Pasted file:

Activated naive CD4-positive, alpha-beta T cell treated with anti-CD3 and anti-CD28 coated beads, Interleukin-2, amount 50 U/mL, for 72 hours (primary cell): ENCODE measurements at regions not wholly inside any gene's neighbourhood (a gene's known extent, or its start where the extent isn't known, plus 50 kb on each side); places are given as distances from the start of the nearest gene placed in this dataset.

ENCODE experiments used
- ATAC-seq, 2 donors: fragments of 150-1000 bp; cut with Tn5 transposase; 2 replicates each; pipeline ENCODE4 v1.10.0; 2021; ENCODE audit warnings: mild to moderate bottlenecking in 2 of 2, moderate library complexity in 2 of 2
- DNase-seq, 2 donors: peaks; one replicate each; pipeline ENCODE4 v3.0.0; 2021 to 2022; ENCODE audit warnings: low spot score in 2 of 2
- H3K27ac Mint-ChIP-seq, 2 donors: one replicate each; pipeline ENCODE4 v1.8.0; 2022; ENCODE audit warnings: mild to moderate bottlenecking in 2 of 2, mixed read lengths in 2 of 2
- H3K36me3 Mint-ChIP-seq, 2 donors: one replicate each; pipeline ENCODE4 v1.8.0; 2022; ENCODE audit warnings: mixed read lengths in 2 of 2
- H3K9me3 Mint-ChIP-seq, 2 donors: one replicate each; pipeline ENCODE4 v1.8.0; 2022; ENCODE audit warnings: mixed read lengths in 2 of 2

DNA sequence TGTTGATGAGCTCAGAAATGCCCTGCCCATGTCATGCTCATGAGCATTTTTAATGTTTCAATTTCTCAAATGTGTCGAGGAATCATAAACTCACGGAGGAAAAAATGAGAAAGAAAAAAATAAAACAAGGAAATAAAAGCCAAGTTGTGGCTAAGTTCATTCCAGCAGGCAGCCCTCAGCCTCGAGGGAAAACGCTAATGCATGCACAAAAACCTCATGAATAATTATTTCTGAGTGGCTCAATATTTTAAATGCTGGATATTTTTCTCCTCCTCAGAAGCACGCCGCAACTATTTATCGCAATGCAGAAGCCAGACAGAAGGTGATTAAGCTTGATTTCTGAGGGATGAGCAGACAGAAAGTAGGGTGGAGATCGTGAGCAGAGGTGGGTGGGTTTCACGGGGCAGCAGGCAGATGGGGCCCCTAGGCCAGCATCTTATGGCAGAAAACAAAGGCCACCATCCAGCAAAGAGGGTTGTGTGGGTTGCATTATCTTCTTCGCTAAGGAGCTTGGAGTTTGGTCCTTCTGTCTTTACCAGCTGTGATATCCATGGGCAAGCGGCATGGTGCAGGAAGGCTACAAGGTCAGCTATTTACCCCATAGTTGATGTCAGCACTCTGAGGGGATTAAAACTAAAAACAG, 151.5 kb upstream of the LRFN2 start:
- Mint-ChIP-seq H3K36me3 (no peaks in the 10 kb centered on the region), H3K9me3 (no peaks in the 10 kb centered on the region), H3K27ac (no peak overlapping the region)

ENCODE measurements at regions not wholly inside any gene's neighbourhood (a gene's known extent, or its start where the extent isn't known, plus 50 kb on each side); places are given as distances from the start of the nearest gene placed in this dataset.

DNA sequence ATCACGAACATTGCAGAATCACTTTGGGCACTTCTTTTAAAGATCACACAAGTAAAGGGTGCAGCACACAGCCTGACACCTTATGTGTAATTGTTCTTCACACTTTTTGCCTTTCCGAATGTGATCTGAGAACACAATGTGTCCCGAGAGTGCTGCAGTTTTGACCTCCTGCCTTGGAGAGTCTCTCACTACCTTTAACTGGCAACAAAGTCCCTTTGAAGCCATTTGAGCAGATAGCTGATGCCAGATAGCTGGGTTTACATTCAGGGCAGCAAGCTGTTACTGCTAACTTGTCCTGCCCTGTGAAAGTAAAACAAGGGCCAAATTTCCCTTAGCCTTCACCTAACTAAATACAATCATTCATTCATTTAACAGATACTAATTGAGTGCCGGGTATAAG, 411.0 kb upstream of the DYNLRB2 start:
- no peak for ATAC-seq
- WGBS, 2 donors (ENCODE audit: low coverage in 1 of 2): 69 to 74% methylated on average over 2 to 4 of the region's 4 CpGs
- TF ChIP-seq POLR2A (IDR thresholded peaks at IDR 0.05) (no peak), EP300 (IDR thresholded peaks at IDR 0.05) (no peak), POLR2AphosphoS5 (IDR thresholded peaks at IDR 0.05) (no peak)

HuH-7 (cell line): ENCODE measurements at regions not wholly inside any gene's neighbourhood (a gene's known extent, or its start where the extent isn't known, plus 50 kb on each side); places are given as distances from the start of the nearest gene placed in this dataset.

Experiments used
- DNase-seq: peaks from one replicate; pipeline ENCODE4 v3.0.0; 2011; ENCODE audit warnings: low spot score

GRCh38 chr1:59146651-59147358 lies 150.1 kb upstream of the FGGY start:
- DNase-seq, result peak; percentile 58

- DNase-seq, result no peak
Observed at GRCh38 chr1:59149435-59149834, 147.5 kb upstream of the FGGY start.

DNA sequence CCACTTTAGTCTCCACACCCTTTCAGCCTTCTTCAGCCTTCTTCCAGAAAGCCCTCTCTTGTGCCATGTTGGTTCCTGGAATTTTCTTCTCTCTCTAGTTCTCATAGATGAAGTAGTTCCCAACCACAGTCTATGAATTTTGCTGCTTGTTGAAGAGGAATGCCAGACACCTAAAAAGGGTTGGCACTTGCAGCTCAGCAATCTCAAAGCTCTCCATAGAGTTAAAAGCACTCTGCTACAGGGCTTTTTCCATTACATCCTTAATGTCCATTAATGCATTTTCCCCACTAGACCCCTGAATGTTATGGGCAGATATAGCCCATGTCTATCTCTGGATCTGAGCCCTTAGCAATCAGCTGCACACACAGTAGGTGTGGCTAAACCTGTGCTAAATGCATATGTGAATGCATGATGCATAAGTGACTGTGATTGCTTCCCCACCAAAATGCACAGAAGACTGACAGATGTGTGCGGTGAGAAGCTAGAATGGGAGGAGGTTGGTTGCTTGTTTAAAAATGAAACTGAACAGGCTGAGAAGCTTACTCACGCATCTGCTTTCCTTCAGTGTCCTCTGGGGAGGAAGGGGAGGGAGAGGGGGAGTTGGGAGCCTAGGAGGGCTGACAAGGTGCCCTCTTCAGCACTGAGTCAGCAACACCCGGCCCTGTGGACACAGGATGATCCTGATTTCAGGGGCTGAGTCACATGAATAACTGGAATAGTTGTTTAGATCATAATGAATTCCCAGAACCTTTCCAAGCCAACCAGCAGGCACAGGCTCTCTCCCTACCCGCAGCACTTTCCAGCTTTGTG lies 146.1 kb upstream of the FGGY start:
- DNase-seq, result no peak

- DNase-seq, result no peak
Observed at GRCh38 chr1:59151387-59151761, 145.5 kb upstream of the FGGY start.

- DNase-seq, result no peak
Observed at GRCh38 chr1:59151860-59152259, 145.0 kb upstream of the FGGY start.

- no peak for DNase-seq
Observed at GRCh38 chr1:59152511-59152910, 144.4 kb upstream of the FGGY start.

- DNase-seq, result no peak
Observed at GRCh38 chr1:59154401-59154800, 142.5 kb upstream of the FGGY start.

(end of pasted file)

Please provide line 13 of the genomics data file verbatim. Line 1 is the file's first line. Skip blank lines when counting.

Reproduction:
- WGBS, 2 donors (ENCODE audit: low coverage in 1 of 2): 69 to 74% methylated on average over 2 to 4 of the region's 4 CpGs